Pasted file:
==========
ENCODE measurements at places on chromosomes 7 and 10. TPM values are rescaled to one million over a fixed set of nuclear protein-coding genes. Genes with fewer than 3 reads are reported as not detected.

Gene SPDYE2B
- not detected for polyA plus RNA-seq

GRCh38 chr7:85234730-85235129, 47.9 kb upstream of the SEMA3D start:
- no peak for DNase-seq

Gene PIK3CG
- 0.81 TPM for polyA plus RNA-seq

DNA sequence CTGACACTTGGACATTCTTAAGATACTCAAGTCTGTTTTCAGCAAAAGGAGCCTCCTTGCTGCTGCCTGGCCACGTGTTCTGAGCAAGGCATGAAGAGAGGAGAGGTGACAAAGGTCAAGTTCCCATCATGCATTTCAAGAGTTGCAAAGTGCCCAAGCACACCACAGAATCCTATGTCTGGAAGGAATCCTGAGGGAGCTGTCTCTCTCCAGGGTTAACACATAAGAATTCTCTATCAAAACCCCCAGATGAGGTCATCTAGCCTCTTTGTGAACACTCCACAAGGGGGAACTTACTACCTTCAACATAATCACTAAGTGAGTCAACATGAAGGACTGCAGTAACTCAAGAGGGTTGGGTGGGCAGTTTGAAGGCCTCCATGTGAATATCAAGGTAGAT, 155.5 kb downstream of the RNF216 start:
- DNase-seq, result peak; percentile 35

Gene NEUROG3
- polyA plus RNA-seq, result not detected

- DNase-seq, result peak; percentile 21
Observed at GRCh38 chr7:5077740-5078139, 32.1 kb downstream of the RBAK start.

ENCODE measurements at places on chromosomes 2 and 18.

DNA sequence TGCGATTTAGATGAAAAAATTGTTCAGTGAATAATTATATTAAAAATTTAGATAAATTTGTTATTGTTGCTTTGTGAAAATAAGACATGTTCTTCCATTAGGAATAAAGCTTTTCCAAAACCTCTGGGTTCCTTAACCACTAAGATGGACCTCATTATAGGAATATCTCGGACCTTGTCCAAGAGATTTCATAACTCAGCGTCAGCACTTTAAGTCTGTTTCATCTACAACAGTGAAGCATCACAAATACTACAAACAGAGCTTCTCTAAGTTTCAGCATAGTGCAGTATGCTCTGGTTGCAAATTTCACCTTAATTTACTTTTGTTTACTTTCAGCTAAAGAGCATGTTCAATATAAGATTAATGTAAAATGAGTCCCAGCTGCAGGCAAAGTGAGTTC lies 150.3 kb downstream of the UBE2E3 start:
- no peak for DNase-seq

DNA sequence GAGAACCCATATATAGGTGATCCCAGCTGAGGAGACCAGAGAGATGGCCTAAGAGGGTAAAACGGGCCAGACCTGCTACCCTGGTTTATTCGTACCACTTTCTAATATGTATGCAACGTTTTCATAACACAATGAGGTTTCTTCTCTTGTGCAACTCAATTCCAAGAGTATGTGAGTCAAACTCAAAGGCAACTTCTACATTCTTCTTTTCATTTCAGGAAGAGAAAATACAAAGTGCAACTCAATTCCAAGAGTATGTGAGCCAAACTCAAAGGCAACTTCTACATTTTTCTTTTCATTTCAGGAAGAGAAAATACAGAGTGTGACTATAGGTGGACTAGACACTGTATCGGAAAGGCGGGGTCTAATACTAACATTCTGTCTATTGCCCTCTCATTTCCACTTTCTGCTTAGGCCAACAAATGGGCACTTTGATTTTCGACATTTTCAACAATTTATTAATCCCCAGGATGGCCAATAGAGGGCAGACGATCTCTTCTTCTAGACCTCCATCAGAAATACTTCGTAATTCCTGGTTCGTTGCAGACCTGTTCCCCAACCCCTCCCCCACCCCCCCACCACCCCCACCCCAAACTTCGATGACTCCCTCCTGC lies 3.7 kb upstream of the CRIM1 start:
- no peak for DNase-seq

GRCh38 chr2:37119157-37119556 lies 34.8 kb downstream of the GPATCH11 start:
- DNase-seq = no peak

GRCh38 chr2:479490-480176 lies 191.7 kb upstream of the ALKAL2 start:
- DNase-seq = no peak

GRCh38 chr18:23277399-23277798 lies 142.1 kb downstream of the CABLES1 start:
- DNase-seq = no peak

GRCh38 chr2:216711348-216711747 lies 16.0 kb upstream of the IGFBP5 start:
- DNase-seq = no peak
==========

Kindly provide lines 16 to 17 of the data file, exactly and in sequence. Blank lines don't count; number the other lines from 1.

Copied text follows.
- no peak for DNase-seq

DNA sequence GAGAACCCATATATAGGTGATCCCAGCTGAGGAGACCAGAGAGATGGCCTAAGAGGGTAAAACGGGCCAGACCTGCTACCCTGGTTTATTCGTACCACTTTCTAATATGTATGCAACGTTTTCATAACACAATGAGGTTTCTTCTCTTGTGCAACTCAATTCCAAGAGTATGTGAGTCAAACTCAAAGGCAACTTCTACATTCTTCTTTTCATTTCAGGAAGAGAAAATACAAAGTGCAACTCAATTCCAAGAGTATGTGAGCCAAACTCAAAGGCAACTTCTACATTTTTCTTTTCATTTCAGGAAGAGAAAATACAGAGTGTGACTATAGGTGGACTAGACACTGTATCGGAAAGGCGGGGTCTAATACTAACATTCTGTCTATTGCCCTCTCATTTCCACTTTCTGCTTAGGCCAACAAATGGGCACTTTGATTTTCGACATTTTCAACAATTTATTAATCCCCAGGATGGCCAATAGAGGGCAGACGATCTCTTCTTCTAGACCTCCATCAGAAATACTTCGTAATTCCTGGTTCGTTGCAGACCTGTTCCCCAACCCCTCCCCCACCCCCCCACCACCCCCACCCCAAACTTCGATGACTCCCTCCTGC lies 3.7 kb upstream of the CRIM1 start: